Last night I dreamt that I arrived at the office early. No one was there. I plugged my laptop into the monitor on my desk and refreshed my browser to access my Gmail account when, instead of the normal inbox view, I was greeted with a slick splash page.
“Welcome to Google+ Messages!” blared the interstitial. As I clicked through the slick web tour, festooned with beautiful photos young people, I read how I would be enjoying a new social messaging experience! Google had taken the next step in the evolution of messaging (which looked oddly like Facebook Messages) and integrated Gmail into Google+. I could now share messages with people in my circles, who could comment on every thread. My entire email inbox was splayed out into an activity stream with +1 buttons.
Like Taylor on that beach far in the future I screamed, “YOU MANIACS! YOU BLEW IT UP! OH, DAMN YOU! GODDAMN YOU ALL TO HELL!”
Then I woke up. It could never happen…right?
I hope that thought went through everyone’s mind when Google launched Keep. It certainly was on James Fallows’ mind when he saw the announcement. The name of this product must seem like a cruel joke to Reader users. What incentive do they have to keep any of their free (or even paid) products running? The free products don’t bring in any revenue and what they consider strategic today may not be tomorrow.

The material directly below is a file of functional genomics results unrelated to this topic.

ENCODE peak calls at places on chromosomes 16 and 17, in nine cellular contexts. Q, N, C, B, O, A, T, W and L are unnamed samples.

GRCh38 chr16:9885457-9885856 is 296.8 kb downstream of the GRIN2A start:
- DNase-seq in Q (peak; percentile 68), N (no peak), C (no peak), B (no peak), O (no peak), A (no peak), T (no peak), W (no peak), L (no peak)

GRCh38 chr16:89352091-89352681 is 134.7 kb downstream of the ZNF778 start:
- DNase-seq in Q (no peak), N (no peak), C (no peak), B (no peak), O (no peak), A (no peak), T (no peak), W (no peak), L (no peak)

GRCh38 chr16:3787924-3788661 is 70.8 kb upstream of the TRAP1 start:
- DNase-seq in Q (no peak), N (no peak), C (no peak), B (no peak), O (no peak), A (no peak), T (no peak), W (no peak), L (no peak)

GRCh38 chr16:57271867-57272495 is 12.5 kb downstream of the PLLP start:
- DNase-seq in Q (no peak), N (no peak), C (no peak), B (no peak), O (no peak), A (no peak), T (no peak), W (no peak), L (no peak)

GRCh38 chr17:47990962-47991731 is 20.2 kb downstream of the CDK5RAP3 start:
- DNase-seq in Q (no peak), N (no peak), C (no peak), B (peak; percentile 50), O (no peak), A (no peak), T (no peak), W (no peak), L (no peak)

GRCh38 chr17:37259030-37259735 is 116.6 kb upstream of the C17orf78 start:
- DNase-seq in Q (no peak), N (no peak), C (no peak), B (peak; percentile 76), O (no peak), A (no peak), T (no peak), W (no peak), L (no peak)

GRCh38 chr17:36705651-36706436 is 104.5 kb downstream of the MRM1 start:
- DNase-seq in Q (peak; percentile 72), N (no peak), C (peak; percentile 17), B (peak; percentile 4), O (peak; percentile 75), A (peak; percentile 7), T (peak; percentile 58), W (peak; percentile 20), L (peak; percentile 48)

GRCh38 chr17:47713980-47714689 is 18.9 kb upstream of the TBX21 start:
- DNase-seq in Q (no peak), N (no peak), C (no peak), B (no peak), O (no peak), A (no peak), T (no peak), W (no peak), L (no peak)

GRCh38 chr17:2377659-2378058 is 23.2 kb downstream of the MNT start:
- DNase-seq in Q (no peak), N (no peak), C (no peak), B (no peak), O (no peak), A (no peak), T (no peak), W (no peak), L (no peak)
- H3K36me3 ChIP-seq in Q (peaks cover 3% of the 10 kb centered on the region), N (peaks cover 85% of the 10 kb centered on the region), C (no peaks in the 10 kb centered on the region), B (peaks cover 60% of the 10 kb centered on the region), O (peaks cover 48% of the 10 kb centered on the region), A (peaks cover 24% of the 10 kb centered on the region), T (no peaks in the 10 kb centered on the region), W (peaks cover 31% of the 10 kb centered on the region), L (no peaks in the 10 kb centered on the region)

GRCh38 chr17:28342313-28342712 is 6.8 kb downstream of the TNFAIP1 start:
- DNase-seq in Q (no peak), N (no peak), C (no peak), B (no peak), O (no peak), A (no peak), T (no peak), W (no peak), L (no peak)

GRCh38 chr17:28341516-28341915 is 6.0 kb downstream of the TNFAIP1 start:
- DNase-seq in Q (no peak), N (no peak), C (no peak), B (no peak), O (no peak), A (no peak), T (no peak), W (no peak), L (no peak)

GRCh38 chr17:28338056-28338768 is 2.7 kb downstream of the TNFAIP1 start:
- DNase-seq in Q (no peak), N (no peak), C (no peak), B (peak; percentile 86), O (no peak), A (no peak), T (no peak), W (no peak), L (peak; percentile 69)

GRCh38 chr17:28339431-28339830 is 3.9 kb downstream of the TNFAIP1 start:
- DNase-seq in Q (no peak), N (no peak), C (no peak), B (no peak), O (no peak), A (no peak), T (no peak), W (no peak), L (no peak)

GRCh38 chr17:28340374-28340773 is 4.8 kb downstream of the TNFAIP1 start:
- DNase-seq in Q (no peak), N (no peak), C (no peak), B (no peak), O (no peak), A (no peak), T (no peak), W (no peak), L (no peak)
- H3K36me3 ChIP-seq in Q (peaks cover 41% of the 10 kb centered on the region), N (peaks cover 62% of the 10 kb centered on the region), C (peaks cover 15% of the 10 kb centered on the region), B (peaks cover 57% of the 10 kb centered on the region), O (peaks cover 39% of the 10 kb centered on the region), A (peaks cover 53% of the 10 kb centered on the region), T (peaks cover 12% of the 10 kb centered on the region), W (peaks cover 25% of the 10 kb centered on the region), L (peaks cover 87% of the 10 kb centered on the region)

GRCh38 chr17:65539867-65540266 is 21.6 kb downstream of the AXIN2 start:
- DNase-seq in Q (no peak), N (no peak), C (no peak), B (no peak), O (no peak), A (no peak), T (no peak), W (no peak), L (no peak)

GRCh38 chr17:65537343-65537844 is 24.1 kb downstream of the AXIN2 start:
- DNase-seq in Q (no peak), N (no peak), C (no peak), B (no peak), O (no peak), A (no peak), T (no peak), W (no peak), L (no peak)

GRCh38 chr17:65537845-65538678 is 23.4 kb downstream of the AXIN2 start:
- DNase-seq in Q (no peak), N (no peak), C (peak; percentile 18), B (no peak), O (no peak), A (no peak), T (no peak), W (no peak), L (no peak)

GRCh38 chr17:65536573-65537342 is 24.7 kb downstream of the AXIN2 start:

A better proposition for end users is to depend on paid products from a smaller company that wants to build a sustainable business. Beware of free. Why invest in Keep when Evernote exists?
“Officially, Google declared that “sharing is broken on the web”…As it turned out, sharing was not broken. Sharing was working fine and dandy…” — James Whittaker “Why I left Google”
Whittaker’s exit post is an interesting look into one person’s take on what’s going on at Google right now. The few lines above really struck a chord with me. Whittaker goes on to state that sharing is happening a lot, mostly on Facebook, which is true but it doesn’t have to be that way. Yes, it’s easy to share on Facebook (maybe too easy) but starting a blog and publishing on your own site isn’t that much more difficult. Discovery isn’t a problem either since Google search indexes everything and if you want notifications services like Twitter, or better still App.net, can replace the wall/activity stream of content gulags like Facebook and Google+.
Whittaker quotes his daughter as saying “social isn’t a product…social is people and the people are on Facebook.” Quite true. But the people are also all on the Internet and it’s full of great ways to connect and share that don’t involve turning your life over to one company. It might be easier but why give them all the power? Because everyone is there?